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Re: Spacefraft Aerodynamics [was:Re:AO-40: Plans for April-June 2001]



At the atmospheric pressures where the satellite is, the classic concepts
of "laminar" and turbulent" flow do not hold.  The reason is that the
gas molecules are able to travel a significant distance (several cm?) before
colliding with another gas molecule.  Thus, the aerodynamic forces on
the S/C can better be modeled by stream of individual particles than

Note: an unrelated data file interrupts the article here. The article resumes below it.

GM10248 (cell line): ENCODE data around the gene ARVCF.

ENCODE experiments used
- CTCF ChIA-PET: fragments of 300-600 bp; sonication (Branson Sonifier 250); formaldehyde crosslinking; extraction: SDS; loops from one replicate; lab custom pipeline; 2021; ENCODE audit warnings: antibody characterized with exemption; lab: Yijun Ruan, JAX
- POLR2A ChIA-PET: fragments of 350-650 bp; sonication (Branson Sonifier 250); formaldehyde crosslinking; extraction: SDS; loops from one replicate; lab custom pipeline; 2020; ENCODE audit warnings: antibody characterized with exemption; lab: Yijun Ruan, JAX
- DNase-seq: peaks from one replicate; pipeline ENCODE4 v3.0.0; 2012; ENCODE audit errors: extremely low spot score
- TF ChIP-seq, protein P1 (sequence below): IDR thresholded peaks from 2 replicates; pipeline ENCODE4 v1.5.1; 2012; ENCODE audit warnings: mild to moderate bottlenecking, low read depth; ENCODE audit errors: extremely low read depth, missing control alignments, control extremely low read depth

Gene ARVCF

by fluid flow.  I believe that the drag would be almost exactly
proportional to the frontal area (i.e. silhouette) of the S/C.

Perhaps somebody who has studied this subject more recently
than me (i.e. in the last decade or two) can give a more detailed
and accurate explanation.

Doug
NA1DB

At 06:58 PM 4/4/01 , Margaret Leber wrote:


>So when changing the ALON it may actually be easier to go in one direction than the other if it takes the +Z face though the low-pressure zone "behind" the bird where the dragginess of all the stuff on that side is less important.

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